supernatural strategies

Breadsticks Exit Strategy

Have a date on friday. I’m building a checklist

Feminism

  • do you consider yourself a feminist?
  • What are some problems/solutions in today feminist goals?
  • favorite feminist movie star/singer

Marvel

  • views on Steve Rogers/Peggy Carter’s sexuality
  • Winter Soldier: good, better, or best movie ever?
  • do you prefer the Daredevil movie or TV series (there is only one right answer)

TV Shows (Supernatural, Community, Daredevil, etc)

  • Have you seen [show]?
  • If not, why are we not watching [show] right now?
  • If you can’t handle me forcing you to marathon a TV show, we probably shouldn’t be together

Any more suggestions from the peanut gallery? (please reblog rather than answer it as a question post)

anonymous asked:

favorite books??

STOKED someone asked about books for once. Jeez louise…here is everything ive read from last year to this week and i recommend them all:

I Dreamed I was a very clean tramp
-Richard Hell

In youth is pleasure
-Denton Welch

Shock value
crackpot
role models
car sick
-John Waters

The stranger
the adulterous woman
-Albert Camus

Ballad of the sad cafe
-Carson McCullers

Venus in furs
-Leopold Von Sachet-Masoch

A spy in the house of love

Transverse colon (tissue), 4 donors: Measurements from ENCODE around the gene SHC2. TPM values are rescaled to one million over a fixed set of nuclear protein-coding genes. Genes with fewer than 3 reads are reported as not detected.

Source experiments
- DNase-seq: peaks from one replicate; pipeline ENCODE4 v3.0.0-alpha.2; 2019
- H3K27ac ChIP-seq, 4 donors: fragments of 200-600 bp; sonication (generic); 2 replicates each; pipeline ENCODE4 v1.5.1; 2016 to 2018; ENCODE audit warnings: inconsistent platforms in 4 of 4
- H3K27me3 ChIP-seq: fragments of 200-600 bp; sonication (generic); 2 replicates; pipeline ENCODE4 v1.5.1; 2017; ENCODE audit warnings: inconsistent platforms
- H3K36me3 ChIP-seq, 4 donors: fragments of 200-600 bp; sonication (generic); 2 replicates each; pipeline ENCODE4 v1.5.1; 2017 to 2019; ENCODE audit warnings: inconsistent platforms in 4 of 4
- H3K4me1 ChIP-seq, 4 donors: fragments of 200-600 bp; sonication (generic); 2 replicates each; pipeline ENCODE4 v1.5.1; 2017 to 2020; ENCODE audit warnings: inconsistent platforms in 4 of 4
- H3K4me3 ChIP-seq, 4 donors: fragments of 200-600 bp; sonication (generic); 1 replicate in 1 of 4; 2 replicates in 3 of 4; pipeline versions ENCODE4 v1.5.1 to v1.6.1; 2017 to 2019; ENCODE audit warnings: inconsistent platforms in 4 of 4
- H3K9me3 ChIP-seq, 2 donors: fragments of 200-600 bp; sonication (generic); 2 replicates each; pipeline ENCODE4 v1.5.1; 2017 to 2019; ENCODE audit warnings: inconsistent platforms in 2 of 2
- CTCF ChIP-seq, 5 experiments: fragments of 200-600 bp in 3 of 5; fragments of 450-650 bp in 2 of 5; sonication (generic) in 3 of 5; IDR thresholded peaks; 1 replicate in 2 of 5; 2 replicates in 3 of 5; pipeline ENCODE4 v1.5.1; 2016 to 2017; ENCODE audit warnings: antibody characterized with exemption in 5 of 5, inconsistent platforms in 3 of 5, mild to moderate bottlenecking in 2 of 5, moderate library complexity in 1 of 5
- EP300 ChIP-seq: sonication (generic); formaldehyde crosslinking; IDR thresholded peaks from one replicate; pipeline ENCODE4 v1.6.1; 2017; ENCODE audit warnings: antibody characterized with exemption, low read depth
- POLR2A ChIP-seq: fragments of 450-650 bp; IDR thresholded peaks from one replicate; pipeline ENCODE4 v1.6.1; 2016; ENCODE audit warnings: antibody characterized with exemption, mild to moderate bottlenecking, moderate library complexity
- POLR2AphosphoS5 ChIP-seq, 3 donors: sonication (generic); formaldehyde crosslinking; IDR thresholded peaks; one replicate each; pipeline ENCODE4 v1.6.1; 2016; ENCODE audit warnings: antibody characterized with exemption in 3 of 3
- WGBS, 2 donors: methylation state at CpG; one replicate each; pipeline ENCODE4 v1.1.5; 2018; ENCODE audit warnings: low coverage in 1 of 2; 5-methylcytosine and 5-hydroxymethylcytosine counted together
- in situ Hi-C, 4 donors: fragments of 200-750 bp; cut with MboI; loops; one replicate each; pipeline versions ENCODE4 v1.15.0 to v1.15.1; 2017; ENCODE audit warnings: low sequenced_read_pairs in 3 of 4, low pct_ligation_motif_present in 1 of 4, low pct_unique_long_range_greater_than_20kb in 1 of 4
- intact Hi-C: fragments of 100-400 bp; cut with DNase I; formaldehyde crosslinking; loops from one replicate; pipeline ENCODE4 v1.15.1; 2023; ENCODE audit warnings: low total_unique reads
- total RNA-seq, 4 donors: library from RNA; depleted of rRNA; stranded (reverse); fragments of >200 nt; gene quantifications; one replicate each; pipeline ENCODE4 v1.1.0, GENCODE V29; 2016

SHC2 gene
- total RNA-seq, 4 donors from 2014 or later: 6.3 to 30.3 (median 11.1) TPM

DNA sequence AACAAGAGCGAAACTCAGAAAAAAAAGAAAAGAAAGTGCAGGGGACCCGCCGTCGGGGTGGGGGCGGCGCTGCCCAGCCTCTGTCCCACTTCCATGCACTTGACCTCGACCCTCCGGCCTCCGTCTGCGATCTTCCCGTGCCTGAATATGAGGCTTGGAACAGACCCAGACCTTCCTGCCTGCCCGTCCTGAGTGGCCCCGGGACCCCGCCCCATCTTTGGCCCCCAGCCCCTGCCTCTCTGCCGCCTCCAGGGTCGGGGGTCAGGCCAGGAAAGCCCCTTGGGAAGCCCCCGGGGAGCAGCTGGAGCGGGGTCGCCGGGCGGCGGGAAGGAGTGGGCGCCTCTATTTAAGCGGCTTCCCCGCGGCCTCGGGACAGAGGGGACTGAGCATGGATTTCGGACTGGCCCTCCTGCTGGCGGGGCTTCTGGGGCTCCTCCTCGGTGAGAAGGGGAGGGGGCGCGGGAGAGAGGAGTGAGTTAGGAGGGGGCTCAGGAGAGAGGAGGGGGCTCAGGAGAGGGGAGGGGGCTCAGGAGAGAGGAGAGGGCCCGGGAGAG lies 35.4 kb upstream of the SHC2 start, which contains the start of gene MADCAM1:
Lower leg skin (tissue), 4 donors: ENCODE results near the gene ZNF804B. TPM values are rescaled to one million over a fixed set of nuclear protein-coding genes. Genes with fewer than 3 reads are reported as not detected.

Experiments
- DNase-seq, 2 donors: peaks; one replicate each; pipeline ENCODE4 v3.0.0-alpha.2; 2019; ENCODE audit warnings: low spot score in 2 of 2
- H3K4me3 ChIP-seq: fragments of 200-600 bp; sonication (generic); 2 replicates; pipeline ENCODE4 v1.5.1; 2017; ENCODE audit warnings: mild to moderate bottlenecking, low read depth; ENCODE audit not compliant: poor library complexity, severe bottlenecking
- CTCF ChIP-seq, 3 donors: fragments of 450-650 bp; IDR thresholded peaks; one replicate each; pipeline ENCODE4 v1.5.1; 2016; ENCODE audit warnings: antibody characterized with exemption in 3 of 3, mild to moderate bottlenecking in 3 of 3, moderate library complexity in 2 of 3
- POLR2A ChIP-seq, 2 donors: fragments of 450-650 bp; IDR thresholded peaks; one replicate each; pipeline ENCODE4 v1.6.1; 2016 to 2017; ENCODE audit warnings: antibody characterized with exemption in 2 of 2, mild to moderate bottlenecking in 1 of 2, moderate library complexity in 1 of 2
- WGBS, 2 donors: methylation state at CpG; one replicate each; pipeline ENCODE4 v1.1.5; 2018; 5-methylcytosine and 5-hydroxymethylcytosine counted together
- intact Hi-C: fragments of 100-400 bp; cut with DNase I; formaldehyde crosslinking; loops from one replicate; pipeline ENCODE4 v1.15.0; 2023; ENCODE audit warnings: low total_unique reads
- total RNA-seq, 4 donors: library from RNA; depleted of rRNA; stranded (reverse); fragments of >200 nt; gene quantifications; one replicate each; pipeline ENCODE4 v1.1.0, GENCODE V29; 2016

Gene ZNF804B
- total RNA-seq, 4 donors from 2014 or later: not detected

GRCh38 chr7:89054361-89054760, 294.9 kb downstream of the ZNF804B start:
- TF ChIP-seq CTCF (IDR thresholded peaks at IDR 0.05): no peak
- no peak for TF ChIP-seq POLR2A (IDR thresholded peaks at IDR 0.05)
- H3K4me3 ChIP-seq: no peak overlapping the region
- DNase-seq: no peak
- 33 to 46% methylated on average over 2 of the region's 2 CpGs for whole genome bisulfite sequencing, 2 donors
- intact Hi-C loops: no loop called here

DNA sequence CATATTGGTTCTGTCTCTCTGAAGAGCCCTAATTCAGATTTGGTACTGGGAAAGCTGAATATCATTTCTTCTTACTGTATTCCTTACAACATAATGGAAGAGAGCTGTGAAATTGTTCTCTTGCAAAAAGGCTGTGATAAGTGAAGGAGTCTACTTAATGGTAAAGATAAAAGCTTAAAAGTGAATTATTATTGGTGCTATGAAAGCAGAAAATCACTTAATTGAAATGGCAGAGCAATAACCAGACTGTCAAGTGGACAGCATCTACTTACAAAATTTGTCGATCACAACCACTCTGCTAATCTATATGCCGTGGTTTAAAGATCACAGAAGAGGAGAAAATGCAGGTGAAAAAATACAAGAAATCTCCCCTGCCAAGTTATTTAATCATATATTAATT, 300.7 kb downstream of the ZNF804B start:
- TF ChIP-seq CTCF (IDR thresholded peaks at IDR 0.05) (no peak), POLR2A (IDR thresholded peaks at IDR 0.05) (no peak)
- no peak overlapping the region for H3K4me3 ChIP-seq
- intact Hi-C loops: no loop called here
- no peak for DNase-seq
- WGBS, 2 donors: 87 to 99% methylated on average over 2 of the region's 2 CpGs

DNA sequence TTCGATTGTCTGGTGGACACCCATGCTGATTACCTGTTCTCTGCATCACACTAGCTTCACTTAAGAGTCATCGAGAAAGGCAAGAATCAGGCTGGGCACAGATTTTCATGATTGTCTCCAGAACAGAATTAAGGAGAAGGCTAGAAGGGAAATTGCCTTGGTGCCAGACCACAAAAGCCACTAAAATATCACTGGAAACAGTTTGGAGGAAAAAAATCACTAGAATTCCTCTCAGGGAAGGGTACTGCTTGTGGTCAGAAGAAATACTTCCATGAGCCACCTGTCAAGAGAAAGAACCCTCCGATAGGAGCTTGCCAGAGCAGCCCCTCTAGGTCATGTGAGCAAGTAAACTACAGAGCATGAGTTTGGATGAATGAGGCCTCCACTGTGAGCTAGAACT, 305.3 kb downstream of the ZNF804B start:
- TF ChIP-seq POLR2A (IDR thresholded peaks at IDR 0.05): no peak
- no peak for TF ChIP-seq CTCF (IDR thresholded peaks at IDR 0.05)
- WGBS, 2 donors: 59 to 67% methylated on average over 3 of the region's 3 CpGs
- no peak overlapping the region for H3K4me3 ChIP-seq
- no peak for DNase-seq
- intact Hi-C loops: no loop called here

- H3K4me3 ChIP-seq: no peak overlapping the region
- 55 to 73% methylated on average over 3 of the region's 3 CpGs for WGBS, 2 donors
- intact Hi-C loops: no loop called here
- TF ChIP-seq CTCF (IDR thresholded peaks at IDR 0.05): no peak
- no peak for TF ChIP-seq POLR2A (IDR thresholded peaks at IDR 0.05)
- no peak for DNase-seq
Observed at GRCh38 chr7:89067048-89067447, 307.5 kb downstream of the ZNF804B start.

-Anaiis Nin

Brian Jones truth about the rolling stones
-Paul Trynka

Other rooms, other voices
-Truman Capote

Supernatural strategies for making a rock and roll group
-Ian F Svenonius (FASCINATING)

Nico - songs they never play on the radio
-James Young

The Wild Palms
-William Faulkner

The Subterraneans
-Jack Kerouac

I also read a great book of short stories by DH Lawrence and got into EE Cummings. For ages Nine Stories by JD Salinger was my favorite.
Recommendations?!

Xx

*******

Invitation to a beheading, Lolita 

-vladimir nabokov 


This is how you lose her

-junot diaz 

[Supernatural’s] use of comedy might, of course, be seen as a means of undermining the horror for mainstream television. I would argue, however, that it actually facilitates a more extreme representation of Sam and Dean as abject. Hills and Williams suggest that in TV horror, substitutes are often found to stand in for the graphic images of abjection that are characteristic of cinematic horror. Comic exaggeration is, therefore, used as a “symbolic translation of full-blooded representations of abjection” difficult to present on prime-time television (208). Here comedy is used to express the full horrors of the horror genre, for it is through the comic performances of Jared Padalecki and Jensen Ackles, breaking from their well-established characterizations, that the show is able to convey the extent of Sam and Dean’s abject transformation. In “Bad Day at Black Rock” and “Yellow Fever,” Padalecki and Ackles each deliver extreme performances that undermine their characters’ traditional personas and transform their behavior, mannerisms, and physicality.